This morning, Marty Seifert was interviewed by Tom Hauser. One of Hauser’s questions was about Seifert’s speech to his delegates that they could go home. Specifically, Hauser asked how that’s playing.

Seifert said that they’d “travelled to 13 cities by plane and by car”, noting that nobody was worried “about convention adjournment procedures.”

Noticeably missing from Seifert’s statement was how big the crowds were at his stops. Notice that he didn’t say that he was drawing big crowds. The point I’m making is simple. I spoke with lots of delegates to the convention that went there supporting Seifert who aren’t supporting him now.

Please understand that a substantial portion of Seifert’s supporters are fiercely loyal. People I know — friends of mine — wouldn’t abandon his campaign in its worst hour. These people should be commended for their loyalty. Anyone can support a candidate when times are good. People that support their candidate no matter what aren’t that common.

That being said, there were lots of people who supported Marty Seifert because they liked him or his policies. Many of those people got upset when they say that Marty Seifert tried preventing the delegates from endorsing a candidate for governor.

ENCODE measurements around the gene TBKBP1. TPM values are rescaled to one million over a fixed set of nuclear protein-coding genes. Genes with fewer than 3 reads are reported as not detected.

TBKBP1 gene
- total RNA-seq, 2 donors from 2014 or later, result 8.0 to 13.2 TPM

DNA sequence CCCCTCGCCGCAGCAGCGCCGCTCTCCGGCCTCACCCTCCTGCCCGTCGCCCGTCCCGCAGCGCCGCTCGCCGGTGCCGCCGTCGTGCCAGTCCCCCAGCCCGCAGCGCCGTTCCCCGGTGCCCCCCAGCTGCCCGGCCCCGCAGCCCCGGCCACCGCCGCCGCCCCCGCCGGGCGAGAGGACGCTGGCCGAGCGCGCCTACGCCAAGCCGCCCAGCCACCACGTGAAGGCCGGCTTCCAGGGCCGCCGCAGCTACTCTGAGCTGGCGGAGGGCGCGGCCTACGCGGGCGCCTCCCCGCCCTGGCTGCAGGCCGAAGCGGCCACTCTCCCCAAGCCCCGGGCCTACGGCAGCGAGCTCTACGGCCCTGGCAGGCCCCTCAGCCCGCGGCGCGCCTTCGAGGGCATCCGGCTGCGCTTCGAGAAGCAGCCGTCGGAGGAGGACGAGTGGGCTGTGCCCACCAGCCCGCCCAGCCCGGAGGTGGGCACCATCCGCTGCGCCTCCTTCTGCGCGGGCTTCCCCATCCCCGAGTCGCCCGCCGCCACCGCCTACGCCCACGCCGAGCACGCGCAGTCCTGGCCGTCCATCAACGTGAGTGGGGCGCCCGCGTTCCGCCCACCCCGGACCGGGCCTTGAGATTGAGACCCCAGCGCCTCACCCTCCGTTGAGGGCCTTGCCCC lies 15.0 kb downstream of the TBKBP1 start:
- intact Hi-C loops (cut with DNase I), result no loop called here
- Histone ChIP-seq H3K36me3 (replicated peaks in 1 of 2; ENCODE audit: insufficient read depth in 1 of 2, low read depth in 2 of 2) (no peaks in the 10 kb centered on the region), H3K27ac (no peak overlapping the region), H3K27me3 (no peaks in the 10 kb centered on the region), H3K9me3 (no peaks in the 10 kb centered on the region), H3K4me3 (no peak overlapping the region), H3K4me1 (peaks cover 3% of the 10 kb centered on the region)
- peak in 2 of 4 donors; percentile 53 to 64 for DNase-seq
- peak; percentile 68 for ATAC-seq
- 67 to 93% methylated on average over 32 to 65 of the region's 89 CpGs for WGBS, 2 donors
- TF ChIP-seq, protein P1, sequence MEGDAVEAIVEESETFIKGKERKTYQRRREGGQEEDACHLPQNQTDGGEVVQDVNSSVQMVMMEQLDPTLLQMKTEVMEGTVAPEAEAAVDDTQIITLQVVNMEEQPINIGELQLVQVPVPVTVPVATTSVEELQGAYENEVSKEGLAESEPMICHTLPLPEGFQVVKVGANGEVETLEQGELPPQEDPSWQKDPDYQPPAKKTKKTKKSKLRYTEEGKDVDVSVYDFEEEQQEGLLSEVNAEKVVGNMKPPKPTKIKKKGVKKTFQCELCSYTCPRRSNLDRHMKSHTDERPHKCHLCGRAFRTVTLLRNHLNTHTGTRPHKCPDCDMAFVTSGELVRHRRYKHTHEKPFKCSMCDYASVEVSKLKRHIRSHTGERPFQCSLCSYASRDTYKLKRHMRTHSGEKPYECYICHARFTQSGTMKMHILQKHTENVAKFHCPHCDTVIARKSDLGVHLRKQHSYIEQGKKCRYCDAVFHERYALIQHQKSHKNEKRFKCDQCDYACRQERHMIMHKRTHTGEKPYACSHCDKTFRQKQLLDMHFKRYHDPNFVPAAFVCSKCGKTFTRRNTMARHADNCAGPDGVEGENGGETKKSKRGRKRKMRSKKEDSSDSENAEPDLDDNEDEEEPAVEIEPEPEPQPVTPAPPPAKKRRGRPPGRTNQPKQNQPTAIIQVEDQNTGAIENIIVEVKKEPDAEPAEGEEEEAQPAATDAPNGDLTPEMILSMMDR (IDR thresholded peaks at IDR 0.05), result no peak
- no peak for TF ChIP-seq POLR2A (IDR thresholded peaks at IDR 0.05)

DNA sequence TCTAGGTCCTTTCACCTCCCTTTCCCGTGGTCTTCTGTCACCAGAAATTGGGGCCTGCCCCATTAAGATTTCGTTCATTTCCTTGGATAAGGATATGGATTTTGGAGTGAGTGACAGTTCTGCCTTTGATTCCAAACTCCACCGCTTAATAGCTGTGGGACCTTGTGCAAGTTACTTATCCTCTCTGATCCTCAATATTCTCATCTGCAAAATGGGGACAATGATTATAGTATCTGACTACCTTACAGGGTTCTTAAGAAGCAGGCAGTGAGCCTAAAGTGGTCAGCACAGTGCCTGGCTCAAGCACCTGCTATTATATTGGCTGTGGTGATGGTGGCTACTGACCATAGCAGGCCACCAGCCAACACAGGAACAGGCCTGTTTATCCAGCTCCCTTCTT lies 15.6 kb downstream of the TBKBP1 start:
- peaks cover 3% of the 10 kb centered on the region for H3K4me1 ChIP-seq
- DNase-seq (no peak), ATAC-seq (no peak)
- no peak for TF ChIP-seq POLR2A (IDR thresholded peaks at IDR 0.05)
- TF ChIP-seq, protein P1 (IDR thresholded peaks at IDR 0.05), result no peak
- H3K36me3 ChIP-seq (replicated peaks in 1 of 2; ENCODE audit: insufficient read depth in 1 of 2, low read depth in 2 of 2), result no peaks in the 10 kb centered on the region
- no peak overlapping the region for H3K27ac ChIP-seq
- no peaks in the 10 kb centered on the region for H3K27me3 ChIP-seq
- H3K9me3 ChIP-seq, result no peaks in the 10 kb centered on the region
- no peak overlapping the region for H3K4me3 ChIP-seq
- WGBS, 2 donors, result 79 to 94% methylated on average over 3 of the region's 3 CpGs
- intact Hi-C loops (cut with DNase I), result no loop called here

People aren’t upset with Seifert because of “convention adjournment procedures.” They’re pissed at him because he tried to thwart the voice of the delegate.

He’s lost those votes plus the people those delegates talk to. They understand that Marty Seifert was given permission to speak to the delegates with the understanding that he was dropping out of the endorsement fight. It was understood that he’d still run in the primary.

Instead, Marty Seifert tried to prevent the convention from doing its business. He put himself ahead of the delegates, the people who work hard to get Republicans elected, the people who march in parades, drop lit and make phone calls.

That isn’t what a team player does. That’s what a selfish person does. That’s why Marty Seifert faces an uphill fight. He’s facing an uphill fight because he deserves it.

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2 Responses to “Seifert’s spin cycle”

  • J. Ewing says:

    I made the comment at the time that he could have chosen to not speak, or to thank the delegates for their time but that he would concede the endorsement and go to the primary as promised, either of which would have been perfectly reasonable and widely accepted. The comment I heard back was that (paraphrasing) “that’s not who he is. He’s got a big ego and a temper and he can’t stand coming in second.”

  • Gary Gross says:

    Had Seifert just conceded, then gone to the primary, he wouldn’t have pissed people off. That ship has sailed.

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